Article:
Cartoons are for sharing

I believe in sharing.

Feel free to download the cartoons on this blog for your personal use.

You can print them out and put them to your wall, post them in your blog, add them to a PowerPoint presentation, print them out on to posters, T-shirts, coffee mugs, a mouse pad, homemade greeting cards, or whatever, as long as it’s for your own personal use.

As long as you’re not trying to make money off it and you’re giving me attribution, go for it.

My licensing terms are pretty open.

If you see a cartoon you like, here’s what you can do:

  1. Download the high-resolution image to your hard drive.
    (To download an image: right-click on the image and select “Save Link As”)
  2. Upload the image to Cafepress.com
  3. Create your own cool personal item, such as a T-Shirt or coffee mug.

Soon you’ll have a crowd of people asking you about your new shirt (or mug).

It’s quick. It’s easy.

Enjoy.

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Why are there cartoons on this blog?

The cartoons (a.k.a. artwork) on this blog are social objects.

A social object is a conversation starter, an idea starter, a thought virus.

A social object is the reason a group comes together in the first place. It helps define what the group has in common.

A social object starts a conversation. That conversation is more important than the social object that started the conversation.

The cartoons on this blog are intended to spark conversations on a wide variety of topics related to clean energy.

The cartoons on this blog are available for free – for your personal use.

Feel free to print them out and post them at work and at home.

If you want a privately-commissioned social object or to license the commercial use of an existing cartoon, contact me at

contact [at] CleanEnergySecrets [dot] com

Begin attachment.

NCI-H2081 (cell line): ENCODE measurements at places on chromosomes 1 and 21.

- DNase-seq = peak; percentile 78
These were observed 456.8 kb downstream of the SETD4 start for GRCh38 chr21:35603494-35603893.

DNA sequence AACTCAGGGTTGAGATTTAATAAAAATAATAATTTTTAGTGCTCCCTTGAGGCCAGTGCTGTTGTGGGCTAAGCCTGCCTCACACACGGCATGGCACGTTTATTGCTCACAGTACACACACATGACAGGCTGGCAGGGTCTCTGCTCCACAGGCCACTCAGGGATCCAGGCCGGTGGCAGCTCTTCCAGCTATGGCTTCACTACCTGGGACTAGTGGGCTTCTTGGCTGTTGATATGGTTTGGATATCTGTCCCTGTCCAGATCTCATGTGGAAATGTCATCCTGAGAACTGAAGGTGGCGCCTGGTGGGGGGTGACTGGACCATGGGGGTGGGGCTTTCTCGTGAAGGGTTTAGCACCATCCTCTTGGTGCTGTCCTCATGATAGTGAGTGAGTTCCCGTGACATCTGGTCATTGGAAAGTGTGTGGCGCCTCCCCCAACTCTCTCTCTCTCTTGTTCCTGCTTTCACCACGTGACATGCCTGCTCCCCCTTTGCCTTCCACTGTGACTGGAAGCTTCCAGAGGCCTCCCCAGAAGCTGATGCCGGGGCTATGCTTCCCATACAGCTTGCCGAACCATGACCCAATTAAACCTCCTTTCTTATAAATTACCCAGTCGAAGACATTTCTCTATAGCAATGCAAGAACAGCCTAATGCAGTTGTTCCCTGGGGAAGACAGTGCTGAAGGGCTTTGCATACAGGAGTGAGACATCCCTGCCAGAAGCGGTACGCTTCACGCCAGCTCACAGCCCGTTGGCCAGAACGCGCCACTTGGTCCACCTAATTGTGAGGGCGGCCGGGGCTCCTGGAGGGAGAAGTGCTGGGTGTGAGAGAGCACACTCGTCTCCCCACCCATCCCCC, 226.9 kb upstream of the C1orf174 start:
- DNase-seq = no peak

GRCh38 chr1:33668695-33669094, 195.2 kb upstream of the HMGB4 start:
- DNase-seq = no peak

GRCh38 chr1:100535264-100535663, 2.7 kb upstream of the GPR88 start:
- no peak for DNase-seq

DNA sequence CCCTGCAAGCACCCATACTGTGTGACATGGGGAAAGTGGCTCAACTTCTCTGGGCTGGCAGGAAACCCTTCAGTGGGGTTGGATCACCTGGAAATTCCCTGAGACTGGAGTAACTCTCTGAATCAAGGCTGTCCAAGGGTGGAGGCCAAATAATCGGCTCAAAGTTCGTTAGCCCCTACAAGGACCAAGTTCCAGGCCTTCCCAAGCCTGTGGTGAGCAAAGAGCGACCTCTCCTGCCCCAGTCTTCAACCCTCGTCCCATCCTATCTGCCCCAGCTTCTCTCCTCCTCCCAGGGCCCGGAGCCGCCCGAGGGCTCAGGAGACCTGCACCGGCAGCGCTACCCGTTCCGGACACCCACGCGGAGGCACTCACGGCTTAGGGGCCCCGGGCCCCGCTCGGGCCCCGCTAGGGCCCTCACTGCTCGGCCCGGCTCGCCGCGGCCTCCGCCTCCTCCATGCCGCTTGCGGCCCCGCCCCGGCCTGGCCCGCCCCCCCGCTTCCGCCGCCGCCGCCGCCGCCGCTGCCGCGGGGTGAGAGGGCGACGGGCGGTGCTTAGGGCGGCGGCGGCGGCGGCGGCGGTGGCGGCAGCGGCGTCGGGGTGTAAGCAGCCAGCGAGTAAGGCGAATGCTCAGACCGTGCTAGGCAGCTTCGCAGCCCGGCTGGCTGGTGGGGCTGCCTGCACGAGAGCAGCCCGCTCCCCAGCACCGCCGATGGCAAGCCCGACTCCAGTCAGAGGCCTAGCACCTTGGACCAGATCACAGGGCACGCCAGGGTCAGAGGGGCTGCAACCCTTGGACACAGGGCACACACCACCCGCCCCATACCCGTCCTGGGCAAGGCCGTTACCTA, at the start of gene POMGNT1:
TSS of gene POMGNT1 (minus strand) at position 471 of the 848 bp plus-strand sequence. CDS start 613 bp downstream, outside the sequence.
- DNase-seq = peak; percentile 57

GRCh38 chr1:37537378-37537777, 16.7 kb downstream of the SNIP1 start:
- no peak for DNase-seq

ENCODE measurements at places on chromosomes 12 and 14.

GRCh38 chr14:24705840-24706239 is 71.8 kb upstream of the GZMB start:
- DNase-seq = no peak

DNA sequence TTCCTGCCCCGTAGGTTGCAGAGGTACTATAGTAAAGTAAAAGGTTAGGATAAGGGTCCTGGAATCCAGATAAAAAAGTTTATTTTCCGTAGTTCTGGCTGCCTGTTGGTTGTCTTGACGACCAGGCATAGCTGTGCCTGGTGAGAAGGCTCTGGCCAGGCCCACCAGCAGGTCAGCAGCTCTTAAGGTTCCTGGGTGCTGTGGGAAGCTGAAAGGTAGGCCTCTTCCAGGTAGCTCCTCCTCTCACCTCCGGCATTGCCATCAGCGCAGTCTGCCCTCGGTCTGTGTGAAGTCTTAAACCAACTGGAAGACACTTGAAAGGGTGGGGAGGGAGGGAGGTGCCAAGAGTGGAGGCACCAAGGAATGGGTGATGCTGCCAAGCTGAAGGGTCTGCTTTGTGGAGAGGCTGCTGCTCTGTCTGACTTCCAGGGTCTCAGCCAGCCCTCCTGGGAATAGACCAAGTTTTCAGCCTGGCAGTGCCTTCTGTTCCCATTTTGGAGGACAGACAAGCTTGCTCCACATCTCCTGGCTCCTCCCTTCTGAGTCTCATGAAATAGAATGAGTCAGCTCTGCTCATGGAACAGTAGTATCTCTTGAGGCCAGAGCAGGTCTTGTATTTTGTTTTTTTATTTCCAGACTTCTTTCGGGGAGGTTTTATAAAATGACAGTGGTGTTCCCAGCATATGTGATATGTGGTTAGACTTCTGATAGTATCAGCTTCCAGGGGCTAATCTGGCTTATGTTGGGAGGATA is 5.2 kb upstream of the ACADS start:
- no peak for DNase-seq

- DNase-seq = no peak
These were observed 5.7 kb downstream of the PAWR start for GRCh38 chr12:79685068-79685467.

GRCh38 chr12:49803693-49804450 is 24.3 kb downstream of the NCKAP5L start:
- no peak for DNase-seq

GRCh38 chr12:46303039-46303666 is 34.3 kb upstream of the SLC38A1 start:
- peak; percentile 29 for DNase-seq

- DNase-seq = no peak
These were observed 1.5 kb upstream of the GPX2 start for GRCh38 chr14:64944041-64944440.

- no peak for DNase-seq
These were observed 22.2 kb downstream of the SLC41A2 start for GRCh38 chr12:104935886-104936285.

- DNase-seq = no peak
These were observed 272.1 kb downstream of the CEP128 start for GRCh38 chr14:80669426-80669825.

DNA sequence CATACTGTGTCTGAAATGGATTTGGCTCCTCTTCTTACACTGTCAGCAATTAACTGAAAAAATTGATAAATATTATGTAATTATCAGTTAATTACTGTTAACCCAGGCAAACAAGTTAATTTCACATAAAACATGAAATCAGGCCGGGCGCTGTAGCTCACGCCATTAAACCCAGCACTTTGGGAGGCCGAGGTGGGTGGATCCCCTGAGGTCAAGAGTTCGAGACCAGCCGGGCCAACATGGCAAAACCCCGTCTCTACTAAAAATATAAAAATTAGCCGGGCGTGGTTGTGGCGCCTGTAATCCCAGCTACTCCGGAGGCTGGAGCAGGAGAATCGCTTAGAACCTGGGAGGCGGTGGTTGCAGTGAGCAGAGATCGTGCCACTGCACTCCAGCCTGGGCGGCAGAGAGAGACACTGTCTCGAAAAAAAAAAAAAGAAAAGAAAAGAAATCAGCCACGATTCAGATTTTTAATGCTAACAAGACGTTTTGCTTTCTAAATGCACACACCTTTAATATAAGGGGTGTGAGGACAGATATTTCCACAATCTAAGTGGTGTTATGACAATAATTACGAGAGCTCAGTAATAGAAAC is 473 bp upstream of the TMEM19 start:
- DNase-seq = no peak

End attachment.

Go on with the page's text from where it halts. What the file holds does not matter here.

My use of social objects has been inspired by:

  • Hugh MacLeod (www.gapingvoid.com)
  • Seth Godin (author of Purple Cow)
  • Jyri Engestrom (anthropologist and Jaiku founder)
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A house with geothermal heating and cooling

After a dozen years in the construction business, Bob Burnside wanted to build a house that would symbolize his commitment to energy efficiency. “I wanted it to be on the leading edge of what we do…(read more)

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Posted in Energy Efficiency, Green Building | Tagged , | Leave a comment

Japan's Lessons on the Economy and the Environment: Our Pollution Experience

In less than 60 years Japan was able to convert its war-torn economy into a world class economy. But this rapid economic growth came at a price. The price was pollution which impacted the environment and public health. Some of the pollution-related diseases include:

  • Minamata disease
  • Yokkaichi asthma
  • Itai Itai

This program looks at how Japan has suffered from the impact of pollution.

Part 1

Part 2
Part 3
Part 4

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Thomas Berry Speaks

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Appraisers Are Ignoring Energy Efficiency

If Realtors are banking on green house features, why aren’t lenders doing the same? Read about banks’ roadblocks to building better homes.